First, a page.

© Mouth of the Tweed 2016
In the 16th century, the Guild of Berwick controlled all the salting, packing and exporting of salmon.
The Regulations of the Guild required that the merchants employ only “sworn packers of salted or dried salmon”, who had to take an Oath before entering the trade. At that time the English Crown gained one barrel in every twelve exported from the port of Berwick. In 1568, 60 barrels were sent to Queen Elizabeth I as the royalty on the 720 barrels exported that year.
Salmon, grilse and sea-
By the 18th and 19th centuries large quantities of salmon, grilse (young salmon) and sea trout were being sent by sea from Berwick to London.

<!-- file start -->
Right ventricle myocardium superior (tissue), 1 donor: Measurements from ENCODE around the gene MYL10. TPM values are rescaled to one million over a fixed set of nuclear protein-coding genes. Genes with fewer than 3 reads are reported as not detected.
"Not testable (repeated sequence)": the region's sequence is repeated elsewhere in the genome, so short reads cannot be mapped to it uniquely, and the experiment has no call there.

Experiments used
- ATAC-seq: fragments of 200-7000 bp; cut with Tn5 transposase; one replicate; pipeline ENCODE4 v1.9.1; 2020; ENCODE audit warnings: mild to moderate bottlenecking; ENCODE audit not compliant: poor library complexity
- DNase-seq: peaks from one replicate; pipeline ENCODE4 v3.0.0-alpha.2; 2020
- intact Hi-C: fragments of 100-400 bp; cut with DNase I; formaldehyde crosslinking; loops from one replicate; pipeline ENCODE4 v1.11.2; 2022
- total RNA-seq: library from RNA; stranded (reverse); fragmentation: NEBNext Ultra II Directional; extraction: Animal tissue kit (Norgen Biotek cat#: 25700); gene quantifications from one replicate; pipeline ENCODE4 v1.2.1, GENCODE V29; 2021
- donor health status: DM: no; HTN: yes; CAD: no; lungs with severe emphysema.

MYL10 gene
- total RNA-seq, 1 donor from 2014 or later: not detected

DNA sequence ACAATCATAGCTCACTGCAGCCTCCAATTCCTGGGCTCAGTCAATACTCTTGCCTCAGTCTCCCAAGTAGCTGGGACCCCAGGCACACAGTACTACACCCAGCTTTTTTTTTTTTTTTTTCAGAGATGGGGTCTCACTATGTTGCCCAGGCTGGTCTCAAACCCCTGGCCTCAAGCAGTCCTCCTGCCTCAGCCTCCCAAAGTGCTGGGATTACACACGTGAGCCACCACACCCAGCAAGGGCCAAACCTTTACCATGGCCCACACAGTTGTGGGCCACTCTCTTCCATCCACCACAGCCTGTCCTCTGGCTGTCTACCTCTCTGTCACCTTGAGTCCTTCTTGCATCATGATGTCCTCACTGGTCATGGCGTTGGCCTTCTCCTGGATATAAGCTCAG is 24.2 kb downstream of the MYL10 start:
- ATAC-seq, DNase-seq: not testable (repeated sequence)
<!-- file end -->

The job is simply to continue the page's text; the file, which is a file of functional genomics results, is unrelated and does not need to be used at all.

In the summer, the fish were sent to London ”cured”, or pickled. By the end of the 18th century, the trade in cured salmon had declined and most of the fish were being sent fresh to London, packed in pounded ice which preserved it in good condition for up to six days. The first cargoes of Tweed salmon packed with crushed ice were shipped from Berwick in 1788.
Until the 1830s, the fish were carried to London in fast sailing ships called Berwick smacks, many of which were built at Berwick and Tweedmouth. Some of the vessels had water-
From 1838, a faster and more reliable service was provided by steamships like the ”Manchester” and “Rapid”, both owned by the Berwick Shipping Company, which later became the Tweed Salmon Fishing Company. The Company also owned several smacks, including the “Stately”, “King William” and “Ceres”.